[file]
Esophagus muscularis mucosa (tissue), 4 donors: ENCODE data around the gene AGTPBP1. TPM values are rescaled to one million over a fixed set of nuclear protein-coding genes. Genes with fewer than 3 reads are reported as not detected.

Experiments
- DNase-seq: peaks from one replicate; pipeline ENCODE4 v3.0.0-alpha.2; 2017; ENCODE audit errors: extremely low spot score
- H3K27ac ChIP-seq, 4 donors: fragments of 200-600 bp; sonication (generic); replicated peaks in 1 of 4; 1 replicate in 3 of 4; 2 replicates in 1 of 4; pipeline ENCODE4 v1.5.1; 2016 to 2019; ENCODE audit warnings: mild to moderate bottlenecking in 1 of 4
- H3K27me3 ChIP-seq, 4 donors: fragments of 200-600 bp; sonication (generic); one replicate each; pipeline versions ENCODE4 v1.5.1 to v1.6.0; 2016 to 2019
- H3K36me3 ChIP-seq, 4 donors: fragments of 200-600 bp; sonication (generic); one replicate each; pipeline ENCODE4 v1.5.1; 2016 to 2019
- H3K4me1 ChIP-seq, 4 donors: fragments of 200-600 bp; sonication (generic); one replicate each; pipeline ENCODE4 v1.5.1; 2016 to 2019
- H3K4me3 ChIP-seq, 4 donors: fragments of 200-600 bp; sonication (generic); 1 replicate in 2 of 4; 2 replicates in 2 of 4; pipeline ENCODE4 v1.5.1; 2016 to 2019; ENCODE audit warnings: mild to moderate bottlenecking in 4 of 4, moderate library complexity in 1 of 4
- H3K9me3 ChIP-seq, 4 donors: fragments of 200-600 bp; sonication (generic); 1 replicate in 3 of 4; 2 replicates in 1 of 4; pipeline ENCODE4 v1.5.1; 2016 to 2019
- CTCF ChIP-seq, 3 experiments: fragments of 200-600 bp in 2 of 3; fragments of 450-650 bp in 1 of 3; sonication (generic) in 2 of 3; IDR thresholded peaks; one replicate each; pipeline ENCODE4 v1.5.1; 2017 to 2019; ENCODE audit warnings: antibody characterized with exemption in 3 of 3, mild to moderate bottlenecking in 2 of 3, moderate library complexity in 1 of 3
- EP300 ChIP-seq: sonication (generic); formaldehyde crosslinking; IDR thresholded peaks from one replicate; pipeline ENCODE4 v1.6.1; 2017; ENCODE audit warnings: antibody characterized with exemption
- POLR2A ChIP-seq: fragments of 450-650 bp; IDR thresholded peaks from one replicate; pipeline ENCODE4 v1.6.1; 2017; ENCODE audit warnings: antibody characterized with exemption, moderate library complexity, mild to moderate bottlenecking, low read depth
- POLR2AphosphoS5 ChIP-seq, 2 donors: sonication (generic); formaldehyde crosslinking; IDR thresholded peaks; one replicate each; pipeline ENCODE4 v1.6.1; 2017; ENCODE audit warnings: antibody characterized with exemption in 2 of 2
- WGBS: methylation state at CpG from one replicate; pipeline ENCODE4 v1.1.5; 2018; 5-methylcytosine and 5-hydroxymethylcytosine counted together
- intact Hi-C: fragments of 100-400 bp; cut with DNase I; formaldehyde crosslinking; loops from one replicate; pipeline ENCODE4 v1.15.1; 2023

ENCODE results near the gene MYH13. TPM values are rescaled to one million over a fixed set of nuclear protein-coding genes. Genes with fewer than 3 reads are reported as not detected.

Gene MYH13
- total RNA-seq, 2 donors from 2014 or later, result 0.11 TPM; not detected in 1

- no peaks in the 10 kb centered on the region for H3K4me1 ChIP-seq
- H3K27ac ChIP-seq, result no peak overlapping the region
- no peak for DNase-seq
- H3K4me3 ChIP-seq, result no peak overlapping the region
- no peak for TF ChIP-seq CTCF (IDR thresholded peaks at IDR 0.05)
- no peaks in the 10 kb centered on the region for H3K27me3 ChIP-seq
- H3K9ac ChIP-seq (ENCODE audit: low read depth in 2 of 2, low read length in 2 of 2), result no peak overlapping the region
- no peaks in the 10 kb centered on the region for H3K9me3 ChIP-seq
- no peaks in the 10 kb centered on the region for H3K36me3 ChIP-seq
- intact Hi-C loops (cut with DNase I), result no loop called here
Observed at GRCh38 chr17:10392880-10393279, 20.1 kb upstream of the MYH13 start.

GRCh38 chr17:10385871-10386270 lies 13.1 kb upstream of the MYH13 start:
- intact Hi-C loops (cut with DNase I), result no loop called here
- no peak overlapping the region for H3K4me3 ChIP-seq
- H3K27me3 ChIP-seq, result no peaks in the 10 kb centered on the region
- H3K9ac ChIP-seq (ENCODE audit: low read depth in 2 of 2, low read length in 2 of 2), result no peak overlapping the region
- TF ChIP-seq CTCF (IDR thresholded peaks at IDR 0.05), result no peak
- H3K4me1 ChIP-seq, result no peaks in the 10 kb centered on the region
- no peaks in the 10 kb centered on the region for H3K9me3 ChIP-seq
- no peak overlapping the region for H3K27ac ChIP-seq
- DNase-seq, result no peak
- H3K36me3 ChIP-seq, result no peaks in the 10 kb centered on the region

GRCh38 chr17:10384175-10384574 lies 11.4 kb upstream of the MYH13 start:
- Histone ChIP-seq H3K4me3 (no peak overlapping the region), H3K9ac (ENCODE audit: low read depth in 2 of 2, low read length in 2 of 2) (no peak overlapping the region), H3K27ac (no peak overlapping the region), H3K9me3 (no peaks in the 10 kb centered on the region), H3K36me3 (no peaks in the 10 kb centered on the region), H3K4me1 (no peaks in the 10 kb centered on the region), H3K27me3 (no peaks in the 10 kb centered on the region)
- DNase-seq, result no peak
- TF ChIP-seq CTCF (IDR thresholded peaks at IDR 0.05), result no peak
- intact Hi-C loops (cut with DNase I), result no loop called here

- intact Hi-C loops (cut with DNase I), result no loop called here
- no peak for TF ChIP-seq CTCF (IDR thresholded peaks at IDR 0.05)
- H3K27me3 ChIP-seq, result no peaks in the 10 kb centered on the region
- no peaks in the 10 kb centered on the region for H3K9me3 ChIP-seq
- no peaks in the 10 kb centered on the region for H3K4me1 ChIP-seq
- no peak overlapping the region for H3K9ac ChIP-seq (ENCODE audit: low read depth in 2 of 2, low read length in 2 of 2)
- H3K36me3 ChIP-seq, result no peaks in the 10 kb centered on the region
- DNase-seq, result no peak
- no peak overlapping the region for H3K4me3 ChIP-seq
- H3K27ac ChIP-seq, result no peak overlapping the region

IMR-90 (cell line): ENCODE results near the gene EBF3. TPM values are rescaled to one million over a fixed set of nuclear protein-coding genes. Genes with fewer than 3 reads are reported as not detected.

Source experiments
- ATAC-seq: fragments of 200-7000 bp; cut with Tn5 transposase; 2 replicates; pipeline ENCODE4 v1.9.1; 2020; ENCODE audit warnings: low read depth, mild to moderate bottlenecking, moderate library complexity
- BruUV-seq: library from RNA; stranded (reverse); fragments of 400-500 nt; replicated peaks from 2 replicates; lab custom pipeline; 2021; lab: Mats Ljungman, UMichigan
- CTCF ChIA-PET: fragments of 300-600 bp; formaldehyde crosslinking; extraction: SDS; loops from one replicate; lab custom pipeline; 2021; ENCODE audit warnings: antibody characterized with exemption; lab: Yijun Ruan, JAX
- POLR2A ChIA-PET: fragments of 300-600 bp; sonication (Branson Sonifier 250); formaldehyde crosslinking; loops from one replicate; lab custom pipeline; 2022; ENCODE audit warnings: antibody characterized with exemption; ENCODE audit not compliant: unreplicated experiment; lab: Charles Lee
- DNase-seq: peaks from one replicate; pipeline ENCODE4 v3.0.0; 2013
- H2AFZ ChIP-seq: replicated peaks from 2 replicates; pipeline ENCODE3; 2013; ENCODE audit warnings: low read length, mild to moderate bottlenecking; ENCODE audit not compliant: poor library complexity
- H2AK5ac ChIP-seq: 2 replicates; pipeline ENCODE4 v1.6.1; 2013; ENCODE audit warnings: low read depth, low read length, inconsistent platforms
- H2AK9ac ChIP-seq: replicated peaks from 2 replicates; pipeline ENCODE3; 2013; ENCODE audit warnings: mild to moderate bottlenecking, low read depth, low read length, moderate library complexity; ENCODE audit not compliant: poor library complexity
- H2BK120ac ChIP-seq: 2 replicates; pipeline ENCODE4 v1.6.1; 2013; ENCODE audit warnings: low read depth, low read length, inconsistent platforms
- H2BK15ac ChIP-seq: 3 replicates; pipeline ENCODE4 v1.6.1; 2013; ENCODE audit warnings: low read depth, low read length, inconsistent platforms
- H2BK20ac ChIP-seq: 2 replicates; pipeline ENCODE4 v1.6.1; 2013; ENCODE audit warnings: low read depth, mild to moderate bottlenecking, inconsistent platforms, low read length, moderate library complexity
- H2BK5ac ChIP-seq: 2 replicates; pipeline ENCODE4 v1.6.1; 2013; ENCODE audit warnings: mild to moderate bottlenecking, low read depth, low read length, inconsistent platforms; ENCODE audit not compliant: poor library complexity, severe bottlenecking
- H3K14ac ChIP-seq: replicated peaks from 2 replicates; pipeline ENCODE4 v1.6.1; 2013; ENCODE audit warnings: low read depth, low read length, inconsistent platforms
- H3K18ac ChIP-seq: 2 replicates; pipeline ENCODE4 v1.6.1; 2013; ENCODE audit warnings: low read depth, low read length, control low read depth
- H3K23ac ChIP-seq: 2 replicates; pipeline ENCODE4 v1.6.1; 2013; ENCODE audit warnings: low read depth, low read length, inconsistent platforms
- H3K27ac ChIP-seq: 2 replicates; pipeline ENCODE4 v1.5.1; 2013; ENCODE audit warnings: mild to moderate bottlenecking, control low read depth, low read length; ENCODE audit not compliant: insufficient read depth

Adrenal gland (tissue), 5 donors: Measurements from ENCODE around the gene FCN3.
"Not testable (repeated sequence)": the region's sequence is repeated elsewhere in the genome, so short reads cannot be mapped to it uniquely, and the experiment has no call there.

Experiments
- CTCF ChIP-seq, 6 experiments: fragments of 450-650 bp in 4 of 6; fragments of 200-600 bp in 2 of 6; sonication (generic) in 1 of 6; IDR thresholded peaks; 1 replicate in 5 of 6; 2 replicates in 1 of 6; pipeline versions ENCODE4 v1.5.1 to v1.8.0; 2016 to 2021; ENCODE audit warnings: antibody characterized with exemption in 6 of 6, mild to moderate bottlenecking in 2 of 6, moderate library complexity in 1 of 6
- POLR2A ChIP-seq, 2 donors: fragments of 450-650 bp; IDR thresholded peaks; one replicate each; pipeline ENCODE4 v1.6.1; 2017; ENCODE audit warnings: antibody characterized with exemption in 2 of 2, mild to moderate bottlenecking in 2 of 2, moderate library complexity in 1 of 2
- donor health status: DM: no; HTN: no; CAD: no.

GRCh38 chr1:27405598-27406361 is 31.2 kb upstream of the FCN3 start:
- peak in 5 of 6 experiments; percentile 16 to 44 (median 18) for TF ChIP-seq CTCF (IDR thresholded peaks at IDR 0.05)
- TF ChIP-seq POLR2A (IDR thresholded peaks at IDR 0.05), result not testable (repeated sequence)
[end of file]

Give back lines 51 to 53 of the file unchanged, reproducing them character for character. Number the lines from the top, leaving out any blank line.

- no peak overlapping the region for H3K9ac ChIP-seq (ENCODE audit: low read depth in 2 of 2, low read length in 2 of 2)
- H3K36me3 ChIP-seq, result no peaks in the 10 kb centered on the region
- DNase-seq, result no peak